MILLINOCKET, Maine — Police Chief Donald Bolduc’s resignation might lead to a consolidation of Katahdin region police departments, Town Manager Peggy Daigle said Friday.

The town’s top cop for almost 9½ years, Bolduc tendered a resignation letter on Wednesday. He will join the Skowhegan Police Department as a patrolman, Daigle said.

“I am sorry to see him go. I think he has put in a good number of years in the Town of Millinocket and served the town well,” Daigle said Friday.

Bolduc’s last day will be Oct. 4. Bolduc and Town Council Chairman John Davis did not return messages on Friday.

In the letter, which is dated Tuesday, Bolduc said he wanted to stay with Millinocket police as a reserve officer within the eight-member department and with the Millinocket Fire Department as an emergency medical technician and on-call firefighter.

Daigle said the Town Council will discuss at its meeting Thursday options created by Bolduc’s resignation — replacing him as police chief, appointing Fire Chief Andrew Turcotte as chief of both departments or consolidating with another department, most likely East Millinocket’s.

“I have to do what is in the best interests of the town and its public services and make sure that what we do is cost-effective,” Daigle said.

Clint Linscott, chairman of East Millinocket’s Board of Selectmen, was receptive to consolidation.

“I am open to talking to them,” Linscott said Friday, “but we have a police chief who works a regular shift, and I cannot see how he can run three towns’ [police coverage] if we keep things the way they are.”

Patrolman Cameron McDunnah was promoted to East Millinocket’s police chief in July 2012. Besides overseeing the coverage of East Millinocket and Medway, which contracts with East Millinocket for police coverage, McDunnah works full time as a patrolman, as does Sgt. David Cram. The department employs three full-time police and several part-timers.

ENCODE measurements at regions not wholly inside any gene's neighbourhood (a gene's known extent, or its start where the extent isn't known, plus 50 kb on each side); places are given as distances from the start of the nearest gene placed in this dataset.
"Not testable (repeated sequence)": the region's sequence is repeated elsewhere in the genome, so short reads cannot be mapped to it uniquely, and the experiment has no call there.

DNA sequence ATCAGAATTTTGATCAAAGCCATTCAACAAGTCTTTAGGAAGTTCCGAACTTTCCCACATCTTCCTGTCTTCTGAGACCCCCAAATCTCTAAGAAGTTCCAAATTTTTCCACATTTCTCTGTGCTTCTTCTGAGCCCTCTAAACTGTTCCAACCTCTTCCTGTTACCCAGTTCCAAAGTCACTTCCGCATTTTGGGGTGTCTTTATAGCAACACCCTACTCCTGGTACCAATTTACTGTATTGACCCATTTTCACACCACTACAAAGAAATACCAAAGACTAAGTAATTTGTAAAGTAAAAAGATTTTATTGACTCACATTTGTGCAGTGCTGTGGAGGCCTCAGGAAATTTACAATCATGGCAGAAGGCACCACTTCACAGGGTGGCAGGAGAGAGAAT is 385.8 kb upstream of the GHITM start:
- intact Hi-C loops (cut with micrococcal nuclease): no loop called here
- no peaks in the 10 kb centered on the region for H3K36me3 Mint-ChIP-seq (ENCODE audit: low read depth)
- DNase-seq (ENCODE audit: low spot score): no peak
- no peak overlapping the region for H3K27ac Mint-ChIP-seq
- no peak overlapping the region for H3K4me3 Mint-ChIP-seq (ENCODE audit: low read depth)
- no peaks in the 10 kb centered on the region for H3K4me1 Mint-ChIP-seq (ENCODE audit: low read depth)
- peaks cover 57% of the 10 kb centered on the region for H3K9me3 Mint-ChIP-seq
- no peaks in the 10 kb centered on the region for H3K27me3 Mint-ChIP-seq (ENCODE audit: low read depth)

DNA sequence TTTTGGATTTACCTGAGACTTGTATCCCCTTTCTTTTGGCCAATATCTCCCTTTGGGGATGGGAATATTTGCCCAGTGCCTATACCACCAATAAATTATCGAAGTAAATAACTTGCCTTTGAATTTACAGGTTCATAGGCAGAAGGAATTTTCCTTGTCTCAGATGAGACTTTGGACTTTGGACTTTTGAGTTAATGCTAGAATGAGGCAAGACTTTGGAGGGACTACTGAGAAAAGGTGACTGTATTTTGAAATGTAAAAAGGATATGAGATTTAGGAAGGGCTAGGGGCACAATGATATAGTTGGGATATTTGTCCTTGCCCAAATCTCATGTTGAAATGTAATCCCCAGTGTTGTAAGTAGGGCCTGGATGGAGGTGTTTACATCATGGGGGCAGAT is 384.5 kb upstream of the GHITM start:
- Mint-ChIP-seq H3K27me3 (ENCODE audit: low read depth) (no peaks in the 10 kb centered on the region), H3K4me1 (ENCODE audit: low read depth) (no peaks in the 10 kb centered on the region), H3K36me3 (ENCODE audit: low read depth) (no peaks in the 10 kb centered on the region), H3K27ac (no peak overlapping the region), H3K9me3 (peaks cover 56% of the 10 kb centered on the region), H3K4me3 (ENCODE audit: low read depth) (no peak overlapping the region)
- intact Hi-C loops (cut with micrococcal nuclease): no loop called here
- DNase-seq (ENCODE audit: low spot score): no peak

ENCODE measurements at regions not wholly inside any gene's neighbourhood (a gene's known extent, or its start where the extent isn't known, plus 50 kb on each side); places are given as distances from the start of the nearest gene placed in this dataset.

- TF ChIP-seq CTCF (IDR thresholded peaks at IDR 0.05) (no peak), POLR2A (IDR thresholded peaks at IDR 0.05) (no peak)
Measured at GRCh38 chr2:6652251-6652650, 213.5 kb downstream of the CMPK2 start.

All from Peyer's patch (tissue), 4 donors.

Another option: contracting for police coverage with state police or the Penobscot County Sheriff’s Department. The sheriffs and state police cover several towns, share coverage of unincorporated areas and assist town police departments and each other as often as possible.

Medway’s relationship with East Millinocket has occasionally been rocky. Medway’s Board of Selectmen voted 4-0 in March 2012 to give East Millinocket 60-day notice that Medway would not accept an East Millinocket proposal to provide police coverage for $110,000 annually.

Medway selectmen said they considered contracting with sheriffs or state police because they felt their patrol needs were not being met. They eventually agreed to retain East Millinocket.

The three towns share recreational services and have a regional economic development committee, but have separate recycling centers, public works departments and municipal offices. East Millinocket and Medway schools are part of AOS 66. Millinocket has its own school department.

Linscott said selectmen might discuss police consolidation at their meeting on Monday, Sept. 16, if Millinocket seeks that option. Selectmen also hope to meet with Millinocket officials to discuss both towns’ finances. No date has been set, he said.

During the last several years, both towns have cut positions, reduced town office hours and battled with their school officials over budgets to keep property taxes down. The area’s sharply declining population and a regional unemployment rate almost twice the state average have caused an economic malaise in the Katahdin region, officials said.

Both towns’ school boards have met to discuss consolidation, but talks have been largely acrimonious. Town officials have also agreed to talk consolidation, but no meetings have been set.

“I think with a change like this [Bolduc’s retirement], it is good to look at our strategic thinking,” Daigle said.